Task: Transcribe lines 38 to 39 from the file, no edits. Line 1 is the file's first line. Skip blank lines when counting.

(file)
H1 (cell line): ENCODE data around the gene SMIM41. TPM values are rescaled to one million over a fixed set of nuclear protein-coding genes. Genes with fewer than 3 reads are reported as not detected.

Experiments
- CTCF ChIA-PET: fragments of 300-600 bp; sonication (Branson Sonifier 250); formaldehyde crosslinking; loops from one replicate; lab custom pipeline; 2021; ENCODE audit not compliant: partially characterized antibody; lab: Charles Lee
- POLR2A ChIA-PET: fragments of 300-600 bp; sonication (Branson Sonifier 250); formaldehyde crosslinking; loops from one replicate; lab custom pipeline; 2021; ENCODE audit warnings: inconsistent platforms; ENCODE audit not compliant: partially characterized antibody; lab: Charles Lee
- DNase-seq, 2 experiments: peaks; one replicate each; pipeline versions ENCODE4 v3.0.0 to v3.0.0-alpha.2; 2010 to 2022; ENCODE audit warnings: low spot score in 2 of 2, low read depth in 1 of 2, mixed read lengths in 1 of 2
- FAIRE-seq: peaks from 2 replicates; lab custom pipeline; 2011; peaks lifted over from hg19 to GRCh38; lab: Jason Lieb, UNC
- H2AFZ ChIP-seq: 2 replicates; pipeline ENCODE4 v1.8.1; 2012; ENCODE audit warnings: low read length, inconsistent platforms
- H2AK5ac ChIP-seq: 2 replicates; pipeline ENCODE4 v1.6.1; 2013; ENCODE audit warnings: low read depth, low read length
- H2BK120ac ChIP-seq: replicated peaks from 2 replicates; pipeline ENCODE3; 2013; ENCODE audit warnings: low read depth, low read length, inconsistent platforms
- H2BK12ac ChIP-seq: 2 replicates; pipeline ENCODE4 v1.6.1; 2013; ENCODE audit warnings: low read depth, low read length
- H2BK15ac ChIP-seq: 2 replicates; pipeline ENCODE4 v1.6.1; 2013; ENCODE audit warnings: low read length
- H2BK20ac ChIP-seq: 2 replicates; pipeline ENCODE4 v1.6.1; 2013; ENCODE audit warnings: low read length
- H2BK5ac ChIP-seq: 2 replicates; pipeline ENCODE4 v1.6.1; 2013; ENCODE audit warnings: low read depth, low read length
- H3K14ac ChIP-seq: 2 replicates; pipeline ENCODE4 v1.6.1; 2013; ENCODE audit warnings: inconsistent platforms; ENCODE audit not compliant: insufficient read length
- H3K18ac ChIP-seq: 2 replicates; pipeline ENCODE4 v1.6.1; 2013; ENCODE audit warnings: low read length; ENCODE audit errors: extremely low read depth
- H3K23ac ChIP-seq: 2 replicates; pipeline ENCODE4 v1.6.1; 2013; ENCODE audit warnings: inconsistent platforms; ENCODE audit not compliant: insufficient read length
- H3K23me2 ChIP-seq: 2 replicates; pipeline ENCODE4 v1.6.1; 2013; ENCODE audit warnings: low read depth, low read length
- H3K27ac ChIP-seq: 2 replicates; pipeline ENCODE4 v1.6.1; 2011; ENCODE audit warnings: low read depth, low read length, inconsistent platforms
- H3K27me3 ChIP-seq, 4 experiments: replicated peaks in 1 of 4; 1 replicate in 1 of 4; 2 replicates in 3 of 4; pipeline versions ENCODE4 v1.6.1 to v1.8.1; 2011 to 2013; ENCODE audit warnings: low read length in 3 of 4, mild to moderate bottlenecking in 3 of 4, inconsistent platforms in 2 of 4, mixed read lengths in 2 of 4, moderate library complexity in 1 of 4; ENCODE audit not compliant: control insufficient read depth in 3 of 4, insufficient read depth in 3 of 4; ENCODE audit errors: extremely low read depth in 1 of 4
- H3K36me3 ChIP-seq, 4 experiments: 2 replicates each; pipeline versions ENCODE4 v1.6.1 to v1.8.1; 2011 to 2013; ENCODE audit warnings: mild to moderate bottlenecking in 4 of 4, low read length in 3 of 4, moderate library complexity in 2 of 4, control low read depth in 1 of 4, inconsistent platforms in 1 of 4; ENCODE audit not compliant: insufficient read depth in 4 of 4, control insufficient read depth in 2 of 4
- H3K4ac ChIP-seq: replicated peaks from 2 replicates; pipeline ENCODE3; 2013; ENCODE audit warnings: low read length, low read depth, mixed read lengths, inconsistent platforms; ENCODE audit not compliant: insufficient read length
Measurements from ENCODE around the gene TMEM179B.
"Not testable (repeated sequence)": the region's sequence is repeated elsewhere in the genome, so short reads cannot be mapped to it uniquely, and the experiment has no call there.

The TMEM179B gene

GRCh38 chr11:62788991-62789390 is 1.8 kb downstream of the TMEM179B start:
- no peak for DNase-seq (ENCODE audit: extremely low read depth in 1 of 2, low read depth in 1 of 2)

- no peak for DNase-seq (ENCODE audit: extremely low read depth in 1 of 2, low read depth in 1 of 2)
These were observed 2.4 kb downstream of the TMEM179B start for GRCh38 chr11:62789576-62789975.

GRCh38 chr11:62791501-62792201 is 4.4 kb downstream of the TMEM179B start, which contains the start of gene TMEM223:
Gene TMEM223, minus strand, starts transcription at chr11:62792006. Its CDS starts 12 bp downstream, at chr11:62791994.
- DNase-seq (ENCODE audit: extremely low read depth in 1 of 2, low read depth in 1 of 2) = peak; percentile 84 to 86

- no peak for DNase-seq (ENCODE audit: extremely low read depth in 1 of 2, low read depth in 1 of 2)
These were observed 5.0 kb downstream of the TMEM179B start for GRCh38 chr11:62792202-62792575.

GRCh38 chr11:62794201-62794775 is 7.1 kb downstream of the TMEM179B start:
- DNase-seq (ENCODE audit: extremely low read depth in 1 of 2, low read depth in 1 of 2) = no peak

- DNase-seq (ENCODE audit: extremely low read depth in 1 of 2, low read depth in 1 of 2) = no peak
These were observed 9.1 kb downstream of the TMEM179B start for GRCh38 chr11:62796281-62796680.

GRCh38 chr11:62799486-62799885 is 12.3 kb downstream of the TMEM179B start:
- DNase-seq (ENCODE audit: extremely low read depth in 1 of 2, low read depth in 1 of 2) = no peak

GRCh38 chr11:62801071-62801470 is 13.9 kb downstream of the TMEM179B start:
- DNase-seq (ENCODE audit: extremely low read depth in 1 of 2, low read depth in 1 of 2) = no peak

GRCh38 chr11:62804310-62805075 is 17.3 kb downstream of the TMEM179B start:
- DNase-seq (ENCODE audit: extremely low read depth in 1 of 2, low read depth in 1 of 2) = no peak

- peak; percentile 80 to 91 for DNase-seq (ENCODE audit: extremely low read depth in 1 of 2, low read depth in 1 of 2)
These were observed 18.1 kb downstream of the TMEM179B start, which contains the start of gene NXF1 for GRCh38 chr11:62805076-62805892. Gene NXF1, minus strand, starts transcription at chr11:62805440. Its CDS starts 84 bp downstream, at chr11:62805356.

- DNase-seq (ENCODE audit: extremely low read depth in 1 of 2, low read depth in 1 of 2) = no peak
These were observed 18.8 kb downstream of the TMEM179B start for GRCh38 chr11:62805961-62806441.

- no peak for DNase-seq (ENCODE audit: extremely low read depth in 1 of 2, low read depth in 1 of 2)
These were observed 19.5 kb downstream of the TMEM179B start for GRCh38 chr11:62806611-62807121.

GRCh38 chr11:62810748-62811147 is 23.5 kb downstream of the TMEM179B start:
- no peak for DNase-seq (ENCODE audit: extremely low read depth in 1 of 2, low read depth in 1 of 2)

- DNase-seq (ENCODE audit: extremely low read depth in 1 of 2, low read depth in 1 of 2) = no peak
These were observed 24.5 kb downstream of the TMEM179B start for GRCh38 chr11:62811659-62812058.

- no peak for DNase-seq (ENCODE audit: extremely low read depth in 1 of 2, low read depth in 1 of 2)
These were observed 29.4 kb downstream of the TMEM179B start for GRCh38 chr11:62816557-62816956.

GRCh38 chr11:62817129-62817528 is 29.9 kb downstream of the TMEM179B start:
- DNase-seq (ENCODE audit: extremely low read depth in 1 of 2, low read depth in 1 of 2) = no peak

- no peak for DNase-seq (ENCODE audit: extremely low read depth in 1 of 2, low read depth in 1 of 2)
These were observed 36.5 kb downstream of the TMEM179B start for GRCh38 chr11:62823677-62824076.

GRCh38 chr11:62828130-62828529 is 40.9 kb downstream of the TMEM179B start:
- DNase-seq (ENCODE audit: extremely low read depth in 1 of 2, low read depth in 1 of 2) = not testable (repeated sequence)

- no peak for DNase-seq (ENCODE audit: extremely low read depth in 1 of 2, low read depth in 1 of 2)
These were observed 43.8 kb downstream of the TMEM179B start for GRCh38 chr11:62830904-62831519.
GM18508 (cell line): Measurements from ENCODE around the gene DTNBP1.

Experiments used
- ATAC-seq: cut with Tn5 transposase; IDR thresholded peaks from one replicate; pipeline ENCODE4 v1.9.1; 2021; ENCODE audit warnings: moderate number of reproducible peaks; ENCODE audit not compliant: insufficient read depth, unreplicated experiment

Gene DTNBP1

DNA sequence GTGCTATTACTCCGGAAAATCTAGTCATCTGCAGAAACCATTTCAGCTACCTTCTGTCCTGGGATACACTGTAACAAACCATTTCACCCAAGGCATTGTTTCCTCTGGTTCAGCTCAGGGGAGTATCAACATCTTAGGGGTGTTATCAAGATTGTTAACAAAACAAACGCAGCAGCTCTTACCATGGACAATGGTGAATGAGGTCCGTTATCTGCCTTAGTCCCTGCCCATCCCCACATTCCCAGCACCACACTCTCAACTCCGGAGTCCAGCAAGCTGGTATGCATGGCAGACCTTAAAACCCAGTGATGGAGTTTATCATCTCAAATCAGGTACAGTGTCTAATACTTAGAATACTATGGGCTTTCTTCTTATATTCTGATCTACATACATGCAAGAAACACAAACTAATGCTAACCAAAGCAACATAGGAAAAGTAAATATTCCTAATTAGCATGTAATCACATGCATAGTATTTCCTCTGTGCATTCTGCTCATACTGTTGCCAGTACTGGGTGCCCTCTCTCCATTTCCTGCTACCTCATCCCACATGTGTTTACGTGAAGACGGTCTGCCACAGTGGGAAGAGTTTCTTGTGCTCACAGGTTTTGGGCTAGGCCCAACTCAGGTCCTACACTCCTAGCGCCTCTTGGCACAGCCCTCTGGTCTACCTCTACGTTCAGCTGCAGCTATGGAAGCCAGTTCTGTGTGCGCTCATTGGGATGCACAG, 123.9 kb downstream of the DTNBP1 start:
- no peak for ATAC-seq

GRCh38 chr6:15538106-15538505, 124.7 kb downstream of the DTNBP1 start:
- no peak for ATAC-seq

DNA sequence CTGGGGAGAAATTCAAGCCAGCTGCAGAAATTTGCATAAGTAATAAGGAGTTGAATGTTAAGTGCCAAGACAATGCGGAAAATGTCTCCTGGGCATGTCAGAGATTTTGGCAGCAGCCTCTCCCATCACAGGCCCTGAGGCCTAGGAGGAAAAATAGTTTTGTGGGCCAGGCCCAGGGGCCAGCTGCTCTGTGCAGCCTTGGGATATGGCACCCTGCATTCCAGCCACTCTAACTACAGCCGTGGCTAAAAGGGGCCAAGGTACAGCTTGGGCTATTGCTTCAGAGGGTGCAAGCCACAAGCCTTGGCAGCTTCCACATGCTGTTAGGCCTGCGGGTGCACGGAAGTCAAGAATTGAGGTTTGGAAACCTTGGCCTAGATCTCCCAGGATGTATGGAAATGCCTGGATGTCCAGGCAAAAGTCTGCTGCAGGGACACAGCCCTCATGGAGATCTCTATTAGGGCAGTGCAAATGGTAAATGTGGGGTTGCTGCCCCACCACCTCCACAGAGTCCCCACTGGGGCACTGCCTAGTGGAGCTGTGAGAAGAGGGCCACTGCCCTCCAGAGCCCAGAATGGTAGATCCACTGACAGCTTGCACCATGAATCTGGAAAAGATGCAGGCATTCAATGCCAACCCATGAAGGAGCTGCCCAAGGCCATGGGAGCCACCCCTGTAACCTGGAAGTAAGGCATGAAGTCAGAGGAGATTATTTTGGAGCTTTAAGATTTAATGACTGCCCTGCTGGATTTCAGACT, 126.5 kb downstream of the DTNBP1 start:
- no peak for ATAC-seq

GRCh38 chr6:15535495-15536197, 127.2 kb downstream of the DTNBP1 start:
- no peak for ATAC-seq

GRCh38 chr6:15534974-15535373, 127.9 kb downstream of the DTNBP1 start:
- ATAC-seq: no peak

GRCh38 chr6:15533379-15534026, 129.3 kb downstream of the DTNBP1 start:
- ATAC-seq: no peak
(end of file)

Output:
GRCh38 chr11:62799486-62799885 is 12.3 kb downstream of the TMEM179B start:
- DNase-seq (ENCODE audit: extremely low read depth in 1 of 2, low read depth in 1 of 2) = no peak